Waste Problem: Glass bottles
Let me tell you the modern version of Beauty and the Beast. Everyone marvels at the beauty of the Taj Mahal in Agra, poetry cast in marble. A distance away slumbers the beast in Ghazipur, Delhi. Miles and miles of rotting garbage lie in and all its stinking glory affects the village nearby. I saw all these glass bottles piling up at home and understood that even the rag pickers did not want to take it because they had to just dump it all into the landfill.
The winery and cidery produce about 6,000 gallons of wine and 35,000 gallons of hard cider per year. So what’s the way out for this ?? How can these glass bottles be dumped without ending at landfills?
Sand Bottle Crusher:
This won’t be a problem anymore. Thanks to a new piece of equipment recently introduced by the United States, the GL Sand Bottle Crusher.
The machine crushes glass bottles into sand within seconds and converts them into a valuable by-product reducing its volume by almost 90 percent. The sand that we get from recycled bottles is suitable as a construction material.
The benefit of recycling bottles this way is that the sand produced from crushed glass bottles is stronger than the ordinary sand used in construction because of its high silica content. It has 76 percent Silica, therefore, holds better with bricks and concrete.
A bottle of beer (330 ml) can yield 263 gm of sand, while a champagne bottle (750 ml) can produce 838 gm of sand. The sand thus produced is safe to be used in brickmaking, construction, road repair, and on beaches.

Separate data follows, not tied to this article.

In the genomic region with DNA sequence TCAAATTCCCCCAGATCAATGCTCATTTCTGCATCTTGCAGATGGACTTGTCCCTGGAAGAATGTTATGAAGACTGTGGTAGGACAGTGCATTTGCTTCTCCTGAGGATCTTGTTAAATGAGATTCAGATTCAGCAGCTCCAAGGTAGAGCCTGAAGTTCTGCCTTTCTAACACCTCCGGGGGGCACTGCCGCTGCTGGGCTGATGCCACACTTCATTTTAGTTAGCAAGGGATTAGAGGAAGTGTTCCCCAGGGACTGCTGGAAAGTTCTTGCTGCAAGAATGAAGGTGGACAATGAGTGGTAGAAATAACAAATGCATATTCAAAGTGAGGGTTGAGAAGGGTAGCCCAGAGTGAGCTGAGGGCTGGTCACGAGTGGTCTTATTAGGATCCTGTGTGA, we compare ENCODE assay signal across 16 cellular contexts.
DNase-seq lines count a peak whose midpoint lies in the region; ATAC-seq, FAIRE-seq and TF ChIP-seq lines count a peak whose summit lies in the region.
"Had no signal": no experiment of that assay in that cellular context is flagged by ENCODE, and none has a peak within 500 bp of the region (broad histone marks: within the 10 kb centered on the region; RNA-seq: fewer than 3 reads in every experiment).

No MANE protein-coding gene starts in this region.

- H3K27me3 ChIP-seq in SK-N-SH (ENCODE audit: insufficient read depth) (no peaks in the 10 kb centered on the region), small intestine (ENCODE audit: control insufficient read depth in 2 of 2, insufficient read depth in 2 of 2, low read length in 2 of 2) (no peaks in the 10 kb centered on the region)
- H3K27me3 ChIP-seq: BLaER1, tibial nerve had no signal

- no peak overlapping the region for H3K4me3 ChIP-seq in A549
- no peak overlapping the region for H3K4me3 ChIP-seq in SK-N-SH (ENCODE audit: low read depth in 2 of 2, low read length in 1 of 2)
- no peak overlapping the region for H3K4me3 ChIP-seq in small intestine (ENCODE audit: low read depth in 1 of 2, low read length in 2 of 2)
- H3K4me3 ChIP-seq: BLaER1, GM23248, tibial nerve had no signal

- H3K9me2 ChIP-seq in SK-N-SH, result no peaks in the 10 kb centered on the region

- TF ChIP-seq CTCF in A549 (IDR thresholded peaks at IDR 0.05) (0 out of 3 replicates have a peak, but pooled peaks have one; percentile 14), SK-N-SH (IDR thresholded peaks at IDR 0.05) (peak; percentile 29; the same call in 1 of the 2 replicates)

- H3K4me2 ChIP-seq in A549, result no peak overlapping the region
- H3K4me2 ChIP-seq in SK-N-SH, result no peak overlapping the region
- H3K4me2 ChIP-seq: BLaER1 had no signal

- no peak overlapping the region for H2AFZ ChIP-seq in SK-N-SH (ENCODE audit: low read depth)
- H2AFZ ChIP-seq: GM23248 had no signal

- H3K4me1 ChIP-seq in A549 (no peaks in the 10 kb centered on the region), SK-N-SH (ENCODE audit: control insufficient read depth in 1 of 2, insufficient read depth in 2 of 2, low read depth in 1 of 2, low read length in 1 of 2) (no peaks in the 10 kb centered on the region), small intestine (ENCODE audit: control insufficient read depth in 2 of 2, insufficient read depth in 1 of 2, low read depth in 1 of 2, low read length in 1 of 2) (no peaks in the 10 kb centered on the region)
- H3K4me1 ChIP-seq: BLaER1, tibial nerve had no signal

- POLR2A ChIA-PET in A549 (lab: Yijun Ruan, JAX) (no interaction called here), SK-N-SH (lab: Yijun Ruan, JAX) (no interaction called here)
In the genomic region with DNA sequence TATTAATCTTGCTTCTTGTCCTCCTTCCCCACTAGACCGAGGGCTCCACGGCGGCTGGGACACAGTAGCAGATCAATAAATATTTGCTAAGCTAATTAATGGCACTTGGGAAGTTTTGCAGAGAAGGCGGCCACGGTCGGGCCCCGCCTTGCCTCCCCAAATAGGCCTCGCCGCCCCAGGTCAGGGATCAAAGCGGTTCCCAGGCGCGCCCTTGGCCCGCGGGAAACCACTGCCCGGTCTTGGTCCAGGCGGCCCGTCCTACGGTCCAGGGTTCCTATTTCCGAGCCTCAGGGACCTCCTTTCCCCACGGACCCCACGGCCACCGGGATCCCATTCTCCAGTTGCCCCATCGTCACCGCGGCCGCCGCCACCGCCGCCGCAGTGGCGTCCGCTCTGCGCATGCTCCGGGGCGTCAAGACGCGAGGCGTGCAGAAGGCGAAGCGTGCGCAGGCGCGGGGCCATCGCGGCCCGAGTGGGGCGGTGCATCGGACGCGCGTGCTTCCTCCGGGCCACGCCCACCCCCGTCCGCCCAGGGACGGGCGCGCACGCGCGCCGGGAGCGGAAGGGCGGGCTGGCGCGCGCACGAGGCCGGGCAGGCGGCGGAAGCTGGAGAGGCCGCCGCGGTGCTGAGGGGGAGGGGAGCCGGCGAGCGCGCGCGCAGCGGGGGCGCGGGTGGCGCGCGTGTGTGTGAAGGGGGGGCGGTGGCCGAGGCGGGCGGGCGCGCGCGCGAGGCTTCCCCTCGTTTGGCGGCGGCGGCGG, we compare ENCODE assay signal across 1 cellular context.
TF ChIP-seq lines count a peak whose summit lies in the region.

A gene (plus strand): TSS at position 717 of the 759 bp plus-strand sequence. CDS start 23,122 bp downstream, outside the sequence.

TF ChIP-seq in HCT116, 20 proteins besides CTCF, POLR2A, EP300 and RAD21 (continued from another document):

Anybody that’s dealing with a volume of glass needs a machine like this. If you just put a glass bottle into a landfill, it literally takes a million years for that to decompose.
But using the Glacial Tills one has to just insert a glass bottle top-side down. Fast-moving hammers inside the machine then pulverize the glass until it is small enough to fall through a screen into a bucket.
Approximately 160 beer bottles and 60 wine or spirit bottles that were put through the crusher can fit in a single five-gallon bucket. That’s a 90 percent reduction in volume.
The sand-like product feels like dust and is safe to touch. Plus, it has dozens of practical applications. The sand after filtering, one can use in sandblasting, pool filters, or to mix with an emulsifier and to turn into an asphalt-like material that can fill potholes or cracks.
A step towards sustainability
New Zealand beer company DB Breweries has installed bottle crushing machines that turn Beer bottles into usable sand for construction and pharmaceuticals. This saves the extra economy of sending the empty bottles to be processed in a recycling centre.
Simply drop in your used beer bottle and the machine turns it into 200 grams of powder. The process of turning glass bottles into sand involves the removal of silica dust, which results in the sand substitute. It accounts for 2 tonnes of total sand substitute ever year in New Zealand.
Read about the company that designed this beauty: GL Sand Quip Works
Read about another sustainable invention: Bioplastic
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B.Tech Student at NIFTEM (National Institute of Food Technology and Entrepreneurship and Management)